The Presbyterian English* did garrison most of the towns in Munster; but in our town, whatever may be said of the garrison, there is no doubt that the inhabitants themselves were thoroughly Puritan.  Hence it was, that from the moment they became aware of the negotiations going on between the King and the rebels, they mistrusted him.  They could not be expected to look favourable upon-much less to fight side by side with-those whose lands still reeked with the blood of their dearest kindred.  And what claim had the Royalists upon their allegiance and affections?-Royalists who were willing to secure the Irish enemy in the possession of all the property and they had wrested from them, and to forgive them for all their offences, or what nature or quality soever, as if they had never been committed.


                *  Although the Presbyterian English separated themselves from the Royalists, yet the latter did not taught them "with their religion."  They were not, however, so lenient to the Scotch Presbyterians, whom they accused of having "a scurvy religion ;" and assigned that as the reason why they agreed so well with those who had done none at all.


    Their very stomachs sickened at the mention of the unholy alliance between their King and the rebellious Irish.  The alliance itself was an unnatural one, and it was both hypocritical and hollow on both sides.  What cared the Irish for a King; who, when they thought themselves strong enough to do so, hastened to offer his kingdom of Ireland-first to the Pope, and subsequently to nearly every other Roman Catholic crowned-head in Europe?  What cared the King for those who he knew looked upon him as an intruder; and who had just made a prodigious effort to shake off the sovereignty of England forever.  Charles joined them in order to procure assistance to crush those who resisted his autocratic enactments in England; and they joined Charles in order that-when he had accomplished his vicious purpose-they could the more easily rid themselves of him , and scoop out of the earth the very fibres of the roots of those colonies which the prudence of preceding princes had planted in Ireland.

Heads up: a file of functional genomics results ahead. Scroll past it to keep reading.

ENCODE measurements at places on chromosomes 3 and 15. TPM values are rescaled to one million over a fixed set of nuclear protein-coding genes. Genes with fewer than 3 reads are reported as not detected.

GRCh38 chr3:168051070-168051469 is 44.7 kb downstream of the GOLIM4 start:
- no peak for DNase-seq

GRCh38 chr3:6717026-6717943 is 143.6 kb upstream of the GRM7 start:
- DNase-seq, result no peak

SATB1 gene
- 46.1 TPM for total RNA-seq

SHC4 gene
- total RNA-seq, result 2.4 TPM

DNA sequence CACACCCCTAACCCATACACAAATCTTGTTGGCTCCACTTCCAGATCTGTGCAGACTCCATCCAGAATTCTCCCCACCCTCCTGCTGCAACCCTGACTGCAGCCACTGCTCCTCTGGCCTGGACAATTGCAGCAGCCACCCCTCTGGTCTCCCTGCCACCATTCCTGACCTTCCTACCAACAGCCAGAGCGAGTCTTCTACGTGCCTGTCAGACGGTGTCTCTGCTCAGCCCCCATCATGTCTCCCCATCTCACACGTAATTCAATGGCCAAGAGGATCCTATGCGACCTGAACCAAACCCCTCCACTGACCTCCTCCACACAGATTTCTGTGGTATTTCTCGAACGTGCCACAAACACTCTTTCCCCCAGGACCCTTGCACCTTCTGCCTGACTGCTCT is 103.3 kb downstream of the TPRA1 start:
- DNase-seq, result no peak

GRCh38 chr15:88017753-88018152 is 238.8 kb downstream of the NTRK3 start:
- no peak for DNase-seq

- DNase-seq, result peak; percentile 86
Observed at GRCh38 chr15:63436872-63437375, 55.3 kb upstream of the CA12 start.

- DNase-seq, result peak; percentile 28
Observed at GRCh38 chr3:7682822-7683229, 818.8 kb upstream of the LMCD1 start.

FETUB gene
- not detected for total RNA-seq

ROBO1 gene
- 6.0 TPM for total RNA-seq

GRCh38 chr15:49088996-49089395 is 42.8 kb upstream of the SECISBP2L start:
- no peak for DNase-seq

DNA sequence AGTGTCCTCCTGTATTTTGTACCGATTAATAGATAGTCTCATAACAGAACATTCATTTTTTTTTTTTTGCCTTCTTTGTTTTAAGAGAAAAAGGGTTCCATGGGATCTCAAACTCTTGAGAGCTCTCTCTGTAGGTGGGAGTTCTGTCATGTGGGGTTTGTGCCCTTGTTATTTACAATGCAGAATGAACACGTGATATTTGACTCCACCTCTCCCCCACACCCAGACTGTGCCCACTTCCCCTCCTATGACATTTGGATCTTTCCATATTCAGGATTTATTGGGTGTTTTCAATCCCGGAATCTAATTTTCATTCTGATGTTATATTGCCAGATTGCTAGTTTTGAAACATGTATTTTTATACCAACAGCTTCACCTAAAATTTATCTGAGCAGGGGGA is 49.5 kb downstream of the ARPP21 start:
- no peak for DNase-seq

Cromwell selected Youghal as his head-quarters during the winner of 1649.  He frequently left it, however, on two hours of inspection to the various garrisons that were quartered throughout this county, and those adjoining.  On the 17th of December he first came to Cork, accompanied by Lord Broghill; and after Ireton's arrival-in two days after-he proceeded to Kinsale; and from thence to our own town.
    Tradition asserts that he was greatly pleased with the strength of this plantation, and their devotion of its inhabitants to the cause of England; and, speaking about that great nobleman who was so closely identified with Bandon, he is reported to have said: "That if there had been an Earl of Cork in every province in Ireland, it would have been impossible for the Irish to have raised a rebellion!''
    Oliver came several times to Bandon , and always put-up at a little two-storied house-that then occupied the site upon which at present stands the residence of Mr. T. Bennett-in the South Main Street; and in a little bedroom of which (at the western end)-one who in a short time was destined to become one of the most powerful potentates of Europe-often retired to rest, or to muse, perhaps, over his anticipations of the future.  Such importance did a subsequent owner of the little tenement of two stories attach to everything connected with Cromwell's visit to the town, that when the house was taken down-about the beginning of this century-to make room for its present successor, he had the boards of the little bedroom carefully removed, and relaid in the new edifice; and-with no small interest-we have looked on those old time-worn mementoes of a by-gone age,-mementoes, too, closely associated with the presence of Oliver Cromwell.

    1650-  On the 29th January Cromwell broke up his winter quarters, and marched for Ormond's head-quarters at Kilkenny.  His march was one continued triumph.  He occupied Clogher; Roghill Castle succumbed without a struggle; Fethard, contrary to all the rules of war, was summoned by candlelight, and surrendered before daylight; the garrison at Cashel fled when they heard of his approach.  At Callan, Oliver was joined by Reynolds; after placing a garrison there, he then fell back upon Fethard and Cashel.
    Meanwhile Colonel Hewson, who commanded the Parliamentary guards in Dublin, had made his way-at the head of two thousand foot and one thousand horse-into Kildare; and, having taken Leighlin Bridge (on the river Barrow), at least effected at junction with Cromwell before Gouran.  Gouran Castle was strong; and was thought so much of by the enemy, that it was occupied by a portion of Ormond's own regiment, under Colonel Hammond, a distinguished Royalist.  Hammond sent a stern negative in replied to Oliver's order to surrender.  The batteries were immediately placed in position, which so terrified Hammond than that they mutinied, and gave up their officers, a priest, and the castle itself, on being allowed their lives.  The next morning Hammond and all his officers-save only one only-were brought out on the parade-ground, and shot; and the unlucky priest, who had been chaplain to the Roman Catholics in the regiment, was hanged.